DOING BUSINESS IN A VOLATILE, LOW GROWTH WORLD
Here are the notes — slightly edited — based on my impromptu speech on Effective strategic thinking and planning for a Volatile, Uncertain, Complex and Ambiguous (VUCA) environment. Sharing in case it helps other corporates and entrepreneurs to better navigate this challenging but ever so exciting world of business we live in.
The conference (in Johannesburg) was organised by the wonderful Dudu Msomi, founder of Busara Leadership Partners (www.BusaraLeadershippartners.co.za)
Good morning everyone and welcome.
If some of my jokes fall flat this morning please forgive me. I am Swiss and a little known fact about Switzerland is that at birth they surgically remove your sense of humour.
We live in really exciting times. If you are an SME volatility — financial, psychological and emotional — is essentially part of your DNA, be it by your nature or by acquired taste. If you are a large corporate the future is a little scarier. Either way, the volatile, uncertain, complex and ambiguous business environment in which we find ourselves is scary.
A large part of this scary space is because of the strange weather we are in… Many different boats of all shapes and sizes and built for different purposes — from the little vessels that are our entrepreneurs to the big oil tankers and cruise liners that are our large corporates — … but the weather is weird. It is like being on rough seas with the ups and downs that big waves bring about (think business cycles), yet there appears to be no wind — or a wind that seems to be going in all directions. Investors — with a few notable long term investments mandates — seem to be chasing the latest winds, be they bitcoin, big data or the snapchats of this world until the next better wind comes along.
If we stick to the naval analogy — and you’ll have to forgive me for I am a simpleton — then how does one navigate this seemingly unnavigable ocean of opportunities if there is no predictable wind?
I don’t know better. I can’t speak for all of you. What I can speak is purely based on subjective observations through my travels and interactions with a lot of players across the world and sectors. Here are my top 7 strategy and planning tips for navigating a world of VUCA for all you sailors and sailorettes out there:
- Don’t fall in love with your vessels. Fall in love with your destination (meaning — the business model is your vessel, the problem you want to solve is your destination). Change vessel often, sometime it will even require you to come back to port, seemingly making a big step back.
- Bring a couple of different types of sails and engines with you — maybe a small motor for the days when it is completely still or you are about to hit the rocks of cashflow. Build a small revenue part that can save the day when all else fails. Make sure you have some good sails on board to take advantage of different winds. You don’t need to build a 200m Yacht sail — start cultivating intra-preneurship in your organisations.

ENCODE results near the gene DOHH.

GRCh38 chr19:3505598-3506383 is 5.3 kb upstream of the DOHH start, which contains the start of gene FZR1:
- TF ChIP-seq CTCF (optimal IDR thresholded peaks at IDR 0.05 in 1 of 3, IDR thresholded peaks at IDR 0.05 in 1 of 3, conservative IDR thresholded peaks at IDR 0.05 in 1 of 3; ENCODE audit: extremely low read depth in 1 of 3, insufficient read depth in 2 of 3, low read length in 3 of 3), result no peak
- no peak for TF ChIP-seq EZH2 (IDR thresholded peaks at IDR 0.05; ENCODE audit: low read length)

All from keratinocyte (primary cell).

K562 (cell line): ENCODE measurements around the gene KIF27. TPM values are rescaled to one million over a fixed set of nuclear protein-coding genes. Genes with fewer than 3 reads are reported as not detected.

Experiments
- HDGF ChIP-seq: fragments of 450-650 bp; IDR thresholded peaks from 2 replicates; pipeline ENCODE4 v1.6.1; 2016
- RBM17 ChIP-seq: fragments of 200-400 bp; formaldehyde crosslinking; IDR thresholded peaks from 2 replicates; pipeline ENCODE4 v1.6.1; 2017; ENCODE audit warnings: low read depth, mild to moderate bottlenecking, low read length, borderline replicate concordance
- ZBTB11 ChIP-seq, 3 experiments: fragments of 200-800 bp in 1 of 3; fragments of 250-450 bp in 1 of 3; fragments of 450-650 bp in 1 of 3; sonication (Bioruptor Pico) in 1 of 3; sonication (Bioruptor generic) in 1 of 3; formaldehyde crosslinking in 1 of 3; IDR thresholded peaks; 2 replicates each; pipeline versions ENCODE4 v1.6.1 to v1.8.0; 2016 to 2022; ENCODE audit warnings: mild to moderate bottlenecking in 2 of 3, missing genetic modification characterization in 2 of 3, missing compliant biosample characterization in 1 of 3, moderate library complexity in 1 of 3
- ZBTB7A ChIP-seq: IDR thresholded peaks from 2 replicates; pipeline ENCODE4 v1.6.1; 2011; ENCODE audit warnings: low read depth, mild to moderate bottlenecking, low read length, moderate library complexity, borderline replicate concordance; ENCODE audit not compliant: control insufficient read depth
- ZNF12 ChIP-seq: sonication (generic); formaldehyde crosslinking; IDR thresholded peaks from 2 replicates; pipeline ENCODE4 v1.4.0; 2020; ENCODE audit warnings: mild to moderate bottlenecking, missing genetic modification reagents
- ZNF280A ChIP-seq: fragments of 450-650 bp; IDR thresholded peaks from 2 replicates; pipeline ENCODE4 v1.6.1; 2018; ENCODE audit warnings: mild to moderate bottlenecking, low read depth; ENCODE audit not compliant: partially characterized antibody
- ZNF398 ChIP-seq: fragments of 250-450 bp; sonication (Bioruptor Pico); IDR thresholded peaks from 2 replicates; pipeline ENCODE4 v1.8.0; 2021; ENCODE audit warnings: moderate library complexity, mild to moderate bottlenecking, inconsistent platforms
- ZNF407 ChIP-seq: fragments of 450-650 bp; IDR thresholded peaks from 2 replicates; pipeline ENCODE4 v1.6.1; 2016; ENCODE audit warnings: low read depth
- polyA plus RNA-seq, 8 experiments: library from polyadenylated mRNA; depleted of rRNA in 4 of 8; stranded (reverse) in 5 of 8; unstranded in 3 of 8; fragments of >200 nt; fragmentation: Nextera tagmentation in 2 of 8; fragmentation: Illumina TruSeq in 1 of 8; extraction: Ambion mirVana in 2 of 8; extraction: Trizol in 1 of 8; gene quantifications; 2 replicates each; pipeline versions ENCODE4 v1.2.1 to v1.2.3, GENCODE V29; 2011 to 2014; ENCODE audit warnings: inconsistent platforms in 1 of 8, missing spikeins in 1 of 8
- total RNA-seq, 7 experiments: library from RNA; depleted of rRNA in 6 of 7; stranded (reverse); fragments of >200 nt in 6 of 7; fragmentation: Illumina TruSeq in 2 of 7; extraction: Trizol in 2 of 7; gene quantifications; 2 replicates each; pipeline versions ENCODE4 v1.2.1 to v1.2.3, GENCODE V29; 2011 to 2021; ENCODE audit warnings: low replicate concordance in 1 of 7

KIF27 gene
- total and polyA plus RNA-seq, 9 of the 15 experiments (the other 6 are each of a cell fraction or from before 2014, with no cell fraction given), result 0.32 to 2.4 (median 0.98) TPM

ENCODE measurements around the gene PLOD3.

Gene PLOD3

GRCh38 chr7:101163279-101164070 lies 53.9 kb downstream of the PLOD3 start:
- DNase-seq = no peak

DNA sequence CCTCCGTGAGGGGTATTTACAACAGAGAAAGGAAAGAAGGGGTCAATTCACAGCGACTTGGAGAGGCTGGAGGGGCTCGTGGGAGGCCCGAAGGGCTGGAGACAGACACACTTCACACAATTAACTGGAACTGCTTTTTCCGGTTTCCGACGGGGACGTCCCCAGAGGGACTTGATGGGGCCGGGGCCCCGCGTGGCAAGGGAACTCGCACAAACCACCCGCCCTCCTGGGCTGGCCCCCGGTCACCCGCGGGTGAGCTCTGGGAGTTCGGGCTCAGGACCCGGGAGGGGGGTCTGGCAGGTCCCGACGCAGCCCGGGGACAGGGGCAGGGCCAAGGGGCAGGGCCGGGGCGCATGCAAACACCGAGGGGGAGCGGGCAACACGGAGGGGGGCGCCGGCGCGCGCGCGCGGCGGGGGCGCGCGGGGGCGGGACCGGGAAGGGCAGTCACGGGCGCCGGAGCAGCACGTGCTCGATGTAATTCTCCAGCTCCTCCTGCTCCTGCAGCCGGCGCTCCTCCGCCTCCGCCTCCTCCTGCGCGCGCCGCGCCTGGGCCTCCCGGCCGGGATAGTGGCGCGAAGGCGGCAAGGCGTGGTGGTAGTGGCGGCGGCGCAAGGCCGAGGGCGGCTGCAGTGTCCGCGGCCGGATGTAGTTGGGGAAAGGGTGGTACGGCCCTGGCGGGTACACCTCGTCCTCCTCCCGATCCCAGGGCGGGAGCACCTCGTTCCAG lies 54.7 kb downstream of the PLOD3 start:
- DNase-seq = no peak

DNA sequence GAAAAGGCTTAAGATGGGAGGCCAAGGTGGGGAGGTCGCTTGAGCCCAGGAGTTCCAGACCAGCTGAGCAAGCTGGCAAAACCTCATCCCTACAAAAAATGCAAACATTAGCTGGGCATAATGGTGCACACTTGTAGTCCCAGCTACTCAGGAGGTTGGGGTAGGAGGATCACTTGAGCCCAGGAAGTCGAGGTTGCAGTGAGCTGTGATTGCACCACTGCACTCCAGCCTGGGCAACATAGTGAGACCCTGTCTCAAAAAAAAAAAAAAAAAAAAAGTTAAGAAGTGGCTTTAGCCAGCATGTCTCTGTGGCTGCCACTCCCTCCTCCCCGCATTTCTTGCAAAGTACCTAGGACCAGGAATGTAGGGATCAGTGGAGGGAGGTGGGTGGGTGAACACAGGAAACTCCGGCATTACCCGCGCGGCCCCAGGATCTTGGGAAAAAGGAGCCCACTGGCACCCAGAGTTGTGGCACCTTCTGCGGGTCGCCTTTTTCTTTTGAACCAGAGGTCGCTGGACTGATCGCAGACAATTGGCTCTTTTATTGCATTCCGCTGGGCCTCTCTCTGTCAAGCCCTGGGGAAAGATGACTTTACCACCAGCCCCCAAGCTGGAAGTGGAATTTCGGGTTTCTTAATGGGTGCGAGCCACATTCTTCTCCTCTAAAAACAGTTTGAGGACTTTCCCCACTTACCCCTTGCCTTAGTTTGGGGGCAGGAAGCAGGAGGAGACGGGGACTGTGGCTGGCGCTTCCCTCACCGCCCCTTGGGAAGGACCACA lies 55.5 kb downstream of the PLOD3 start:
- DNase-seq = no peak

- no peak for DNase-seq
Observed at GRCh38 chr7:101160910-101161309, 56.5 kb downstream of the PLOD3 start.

- Be nimble in your administrative elements. Have systems (bookkeeping, invoicing, support, etc) in place that can accommodate different directions so that the switching costs are a short outburst of exercise like when you see sailors change sail direction.
- Careful of building a too multifunctional vessel. It is oh so tempting to build a monster of a ship that can handle everything you throw at it — but these vessels are expensive and investments are harder and harder to come by. In some cases it might be better to build a fleet — but make sure you know the difference between a captain of a vessel and an admiral who is in charge of the bigger picture. Building small boats in today’s age has become even easier as the cost of building a small business from scratch has come down substantially.
- Focus on making money. Ideally something along the concept of responsible profits. Making money means you know if you are daydreaming or have something real. Making money also focus you on listening to your customers. There are a few exceptions such as when companies need to reach a certain critical mass to become successful, but as a generalisation it works.
- Have a meaning that goes beyond your day to day business. After the holocaust research showed that those individuals with a meaning had a higher chance of survival. What is the meaning of your business? Not the marketing slogan and it can’t be shareholder return… Be the Christopher Columbus of this day and age but not just of new lands but of seeing things differently. As Proust said, the journey of discovery is not just in seeking new lands but in seeking with new eyes. Maybe your new market is right in front of your eyes. Are your eyes open?
- And finally, how many of you are in relationship? Remember when you started the relationship and you actually listened to each other and were interested in learning from each other? It is time to start a new relationship with Miss VUCA and listen to her and what she tells you… with a little luck you will have a long and prosperous relationship with her and have many wonderful economic children